Comparison Of Protein Prediction Tools

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Comparison of Protein Prediction Tools

Comparison of Protein Prediction Tools


Identifying the location of ligand binding sites on a protein is of fundamental importance for a range of applications including molecular docking, de novo drug design and structural identification and comparison of functional sites. Here, we describe a new method of ligand binding site prediction called Q-SiteFinder. It uses the interaction energy between the protein and a simple van der Waals probe to locate energetically favourable binding sites. Energetically favourable probe sites are clustered according to their spatial proximity and clusters are then ranked according to the sum of interaction energies for sites within each cluster.

There is at least one successful prediction in the top three predicted sites in 90% of proteins tested when using Q-SiteFinder. This success rate is higher than that of a commonly used pocket detection algorithm (Pocket-Finder) which uses geometric criteria. Additionally, Q-SiteFinder is twice as effective as Pocket-Finder in generating predicted sites that map accurately onto ligand coordinates. It also generates predicted sites with the lowest average volumes of the methods examined in this study. Unlike pocket detection, the volumes of the predicted sites appear to show relatively low dependence on protein volume and are similar in volume to the ligands they contain. Restricting the size of the pocket is important for reducing the search space required for docking and de novo drug design or site comparison. The method can be applied in structural genomics studies where protein binding sites remain uncharacterized since the 86% success rate for unbound proteins appears to be only slightly lower than that of ligand-bound proteins.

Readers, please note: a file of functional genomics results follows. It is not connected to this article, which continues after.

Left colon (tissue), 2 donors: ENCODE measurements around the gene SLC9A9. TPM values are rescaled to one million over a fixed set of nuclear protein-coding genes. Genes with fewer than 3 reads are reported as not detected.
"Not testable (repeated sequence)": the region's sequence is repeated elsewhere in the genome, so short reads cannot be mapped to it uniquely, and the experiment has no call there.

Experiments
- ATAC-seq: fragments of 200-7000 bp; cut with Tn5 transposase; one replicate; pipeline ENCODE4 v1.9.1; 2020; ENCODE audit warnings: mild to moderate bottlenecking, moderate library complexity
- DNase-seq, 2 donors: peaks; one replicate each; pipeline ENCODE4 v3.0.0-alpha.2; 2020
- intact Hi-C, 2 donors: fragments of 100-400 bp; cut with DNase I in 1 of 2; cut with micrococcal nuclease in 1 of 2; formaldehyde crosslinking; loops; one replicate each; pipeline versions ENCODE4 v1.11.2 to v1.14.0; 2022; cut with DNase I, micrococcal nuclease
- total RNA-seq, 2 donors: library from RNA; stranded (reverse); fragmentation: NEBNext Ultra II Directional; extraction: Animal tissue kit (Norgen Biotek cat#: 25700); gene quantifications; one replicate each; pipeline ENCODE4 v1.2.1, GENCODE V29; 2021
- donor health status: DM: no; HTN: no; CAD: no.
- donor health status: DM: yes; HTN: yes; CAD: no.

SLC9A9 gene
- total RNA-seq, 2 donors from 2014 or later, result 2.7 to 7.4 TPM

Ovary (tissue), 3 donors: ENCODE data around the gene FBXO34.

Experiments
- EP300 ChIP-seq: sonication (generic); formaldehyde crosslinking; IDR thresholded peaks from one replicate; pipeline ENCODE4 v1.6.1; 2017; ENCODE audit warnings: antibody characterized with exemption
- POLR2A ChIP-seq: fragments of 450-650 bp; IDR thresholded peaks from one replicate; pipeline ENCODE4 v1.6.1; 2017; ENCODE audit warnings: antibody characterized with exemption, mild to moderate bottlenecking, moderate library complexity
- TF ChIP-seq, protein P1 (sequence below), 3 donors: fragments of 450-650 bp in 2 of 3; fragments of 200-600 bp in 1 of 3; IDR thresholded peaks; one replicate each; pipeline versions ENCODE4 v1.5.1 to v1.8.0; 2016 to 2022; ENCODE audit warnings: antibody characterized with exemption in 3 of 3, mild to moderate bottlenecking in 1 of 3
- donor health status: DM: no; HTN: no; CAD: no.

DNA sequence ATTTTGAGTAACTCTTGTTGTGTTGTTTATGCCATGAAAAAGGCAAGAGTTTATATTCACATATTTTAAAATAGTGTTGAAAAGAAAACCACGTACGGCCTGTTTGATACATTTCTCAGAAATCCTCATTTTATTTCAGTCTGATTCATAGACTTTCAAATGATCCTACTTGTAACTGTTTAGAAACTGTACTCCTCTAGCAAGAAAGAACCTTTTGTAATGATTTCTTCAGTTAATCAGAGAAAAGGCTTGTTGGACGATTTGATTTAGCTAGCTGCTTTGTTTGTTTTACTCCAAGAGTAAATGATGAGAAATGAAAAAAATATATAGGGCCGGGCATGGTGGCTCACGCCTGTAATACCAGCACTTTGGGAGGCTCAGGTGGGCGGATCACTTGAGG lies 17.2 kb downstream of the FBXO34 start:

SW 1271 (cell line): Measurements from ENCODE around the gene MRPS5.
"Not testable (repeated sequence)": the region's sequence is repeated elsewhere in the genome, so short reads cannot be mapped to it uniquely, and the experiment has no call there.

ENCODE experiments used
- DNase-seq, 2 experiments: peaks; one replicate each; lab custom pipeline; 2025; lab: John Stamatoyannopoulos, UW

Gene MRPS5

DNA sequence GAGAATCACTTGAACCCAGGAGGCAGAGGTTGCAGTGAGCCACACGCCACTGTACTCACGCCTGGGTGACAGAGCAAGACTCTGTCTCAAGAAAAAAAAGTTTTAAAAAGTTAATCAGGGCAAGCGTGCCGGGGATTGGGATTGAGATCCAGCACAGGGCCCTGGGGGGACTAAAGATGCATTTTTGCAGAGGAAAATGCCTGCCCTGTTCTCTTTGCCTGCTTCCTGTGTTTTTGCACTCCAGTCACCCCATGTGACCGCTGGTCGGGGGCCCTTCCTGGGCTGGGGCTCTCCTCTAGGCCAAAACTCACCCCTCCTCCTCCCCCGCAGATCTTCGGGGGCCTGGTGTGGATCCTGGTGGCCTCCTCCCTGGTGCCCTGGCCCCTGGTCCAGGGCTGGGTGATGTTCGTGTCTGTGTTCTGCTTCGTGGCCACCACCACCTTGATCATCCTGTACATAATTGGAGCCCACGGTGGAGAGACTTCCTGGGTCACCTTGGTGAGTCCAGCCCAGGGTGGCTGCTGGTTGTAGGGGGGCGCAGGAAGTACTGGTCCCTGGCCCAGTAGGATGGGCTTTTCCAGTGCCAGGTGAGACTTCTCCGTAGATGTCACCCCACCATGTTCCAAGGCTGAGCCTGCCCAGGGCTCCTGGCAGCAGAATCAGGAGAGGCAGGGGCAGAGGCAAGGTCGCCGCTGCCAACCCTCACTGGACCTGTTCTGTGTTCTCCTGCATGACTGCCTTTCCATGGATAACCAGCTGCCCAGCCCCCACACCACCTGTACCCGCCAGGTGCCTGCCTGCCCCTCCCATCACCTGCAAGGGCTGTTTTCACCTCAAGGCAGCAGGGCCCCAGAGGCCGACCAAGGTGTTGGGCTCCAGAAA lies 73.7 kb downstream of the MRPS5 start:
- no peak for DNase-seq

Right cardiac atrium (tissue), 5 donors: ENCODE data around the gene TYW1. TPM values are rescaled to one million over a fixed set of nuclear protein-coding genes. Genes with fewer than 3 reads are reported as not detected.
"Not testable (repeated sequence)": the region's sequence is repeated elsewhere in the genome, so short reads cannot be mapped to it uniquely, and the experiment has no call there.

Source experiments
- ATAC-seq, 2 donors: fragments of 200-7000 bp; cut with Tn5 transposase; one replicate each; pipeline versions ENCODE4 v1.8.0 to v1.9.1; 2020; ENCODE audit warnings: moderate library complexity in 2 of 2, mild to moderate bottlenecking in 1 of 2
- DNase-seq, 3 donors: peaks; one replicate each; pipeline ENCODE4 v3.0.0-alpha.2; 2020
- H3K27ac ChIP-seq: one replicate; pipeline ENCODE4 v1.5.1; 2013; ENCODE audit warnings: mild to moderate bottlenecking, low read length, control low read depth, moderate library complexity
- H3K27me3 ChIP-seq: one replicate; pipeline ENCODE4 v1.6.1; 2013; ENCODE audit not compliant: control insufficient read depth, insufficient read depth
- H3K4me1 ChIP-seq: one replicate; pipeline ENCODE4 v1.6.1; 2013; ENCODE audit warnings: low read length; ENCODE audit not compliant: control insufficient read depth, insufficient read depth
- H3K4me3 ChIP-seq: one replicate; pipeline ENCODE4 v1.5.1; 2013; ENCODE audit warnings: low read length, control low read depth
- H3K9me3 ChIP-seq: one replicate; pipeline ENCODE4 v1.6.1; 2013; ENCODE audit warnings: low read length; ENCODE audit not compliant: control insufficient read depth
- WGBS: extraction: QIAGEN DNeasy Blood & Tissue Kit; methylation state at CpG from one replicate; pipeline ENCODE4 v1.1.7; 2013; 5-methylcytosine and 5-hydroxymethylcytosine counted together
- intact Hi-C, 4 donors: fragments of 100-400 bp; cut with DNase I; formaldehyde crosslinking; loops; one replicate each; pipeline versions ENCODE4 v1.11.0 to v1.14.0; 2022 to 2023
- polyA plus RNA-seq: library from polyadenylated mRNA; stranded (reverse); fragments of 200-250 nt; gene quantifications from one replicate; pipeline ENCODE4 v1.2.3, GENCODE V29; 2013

Anfinsen's experiment on the reversible denaturation of ribonuclease demonstrated that the tertiary structure of proteins in solution may be determined by the amino acid sequence, and extensive subsequent experiments have demonstrated thermodynamic reversibility for many small, single domain proteins and a number of more complex cases (for a recent survey and discussion see Dill). These results gave rise to the idea known today as the “thermodynamic hypothesis,” i.e., that the native form of a protein corresponds to global minimum on the conformational free energy surface. This, in turn, implies that a purely theoretical/computational approach to protein structure prediction from amino acid sequence should be feasible, at least in principle. In practice, the difficulty of determining accurate energy functions, the essentially rugged character of the free energy landscape, and the dimensionality of the configuration space of a polypeptide in solution, makes ab initio prediction of protein structure from sequence a very challenging problem. The field of ab initio structure prediction has spawned a large literature (for a recent review see Osguthorpe), and is featured prominently in the CASP series of blind prediction contests designed to objectively document progress in protein structure prediction by various methods.

To make ab initio protein structure prediction tractable, one requires a search engine that is rapid but not vulnerable to getting trapped in the rugged features of the configurational free energy ...
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